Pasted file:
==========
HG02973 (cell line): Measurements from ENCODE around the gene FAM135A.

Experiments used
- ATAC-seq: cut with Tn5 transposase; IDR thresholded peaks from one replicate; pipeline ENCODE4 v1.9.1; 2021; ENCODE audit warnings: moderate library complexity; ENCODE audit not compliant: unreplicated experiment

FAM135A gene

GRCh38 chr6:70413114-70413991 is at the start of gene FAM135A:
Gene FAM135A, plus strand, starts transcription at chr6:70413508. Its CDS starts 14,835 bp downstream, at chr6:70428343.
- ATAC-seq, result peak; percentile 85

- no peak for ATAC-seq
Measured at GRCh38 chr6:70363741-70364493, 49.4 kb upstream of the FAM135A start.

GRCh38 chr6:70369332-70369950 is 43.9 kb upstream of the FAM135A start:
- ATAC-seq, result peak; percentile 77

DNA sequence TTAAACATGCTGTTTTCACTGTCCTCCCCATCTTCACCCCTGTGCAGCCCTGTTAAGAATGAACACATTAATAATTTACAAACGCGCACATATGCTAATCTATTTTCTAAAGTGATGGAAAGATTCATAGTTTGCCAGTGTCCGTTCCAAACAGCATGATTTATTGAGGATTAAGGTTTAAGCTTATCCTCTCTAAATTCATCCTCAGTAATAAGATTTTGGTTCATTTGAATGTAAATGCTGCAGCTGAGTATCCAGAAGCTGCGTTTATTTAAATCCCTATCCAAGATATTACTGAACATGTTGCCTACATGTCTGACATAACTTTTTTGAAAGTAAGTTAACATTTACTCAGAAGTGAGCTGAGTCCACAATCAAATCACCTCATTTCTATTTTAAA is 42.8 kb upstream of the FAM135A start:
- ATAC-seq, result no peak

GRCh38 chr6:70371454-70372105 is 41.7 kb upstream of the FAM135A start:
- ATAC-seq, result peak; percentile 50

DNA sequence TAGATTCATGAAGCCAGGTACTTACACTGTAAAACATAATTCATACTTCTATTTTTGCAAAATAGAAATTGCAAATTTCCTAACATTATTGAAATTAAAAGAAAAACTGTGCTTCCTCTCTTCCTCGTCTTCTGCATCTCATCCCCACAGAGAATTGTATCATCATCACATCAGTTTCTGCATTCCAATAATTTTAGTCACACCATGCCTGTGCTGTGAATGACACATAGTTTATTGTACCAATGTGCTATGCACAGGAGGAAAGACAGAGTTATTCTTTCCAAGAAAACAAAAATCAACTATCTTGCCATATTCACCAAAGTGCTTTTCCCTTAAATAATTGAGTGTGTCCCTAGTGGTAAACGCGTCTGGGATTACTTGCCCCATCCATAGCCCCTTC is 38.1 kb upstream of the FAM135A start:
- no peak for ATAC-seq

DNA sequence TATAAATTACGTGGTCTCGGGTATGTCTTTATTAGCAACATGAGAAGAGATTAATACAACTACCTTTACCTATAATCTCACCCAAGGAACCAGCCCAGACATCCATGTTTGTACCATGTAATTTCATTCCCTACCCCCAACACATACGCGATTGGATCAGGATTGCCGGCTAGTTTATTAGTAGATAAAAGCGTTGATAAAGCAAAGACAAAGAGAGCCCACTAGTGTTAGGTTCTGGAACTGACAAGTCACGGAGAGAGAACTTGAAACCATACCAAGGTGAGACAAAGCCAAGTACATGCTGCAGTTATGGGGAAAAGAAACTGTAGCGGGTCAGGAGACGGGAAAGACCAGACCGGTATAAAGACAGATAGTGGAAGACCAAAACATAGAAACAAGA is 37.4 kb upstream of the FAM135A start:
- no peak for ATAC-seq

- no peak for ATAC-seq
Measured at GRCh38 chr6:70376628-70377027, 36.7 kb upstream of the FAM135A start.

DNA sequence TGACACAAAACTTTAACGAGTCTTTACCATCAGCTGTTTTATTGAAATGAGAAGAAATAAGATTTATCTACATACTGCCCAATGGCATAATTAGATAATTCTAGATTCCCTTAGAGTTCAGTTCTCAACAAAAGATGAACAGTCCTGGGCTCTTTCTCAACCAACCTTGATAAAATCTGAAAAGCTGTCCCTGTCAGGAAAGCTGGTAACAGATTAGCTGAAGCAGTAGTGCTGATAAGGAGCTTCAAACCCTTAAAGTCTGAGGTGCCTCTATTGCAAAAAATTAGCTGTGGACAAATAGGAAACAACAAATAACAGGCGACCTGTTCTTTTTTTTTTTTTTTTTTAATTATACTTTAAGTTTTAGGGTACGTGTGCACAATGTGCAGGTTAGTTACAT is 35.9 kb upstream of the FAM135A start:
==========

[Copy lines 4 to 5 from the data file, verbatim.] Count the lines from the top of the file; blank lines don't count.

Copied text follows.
FAM135A gene

GRCh38 chr6:70413114-70413991 is at the start of gene FAM135A: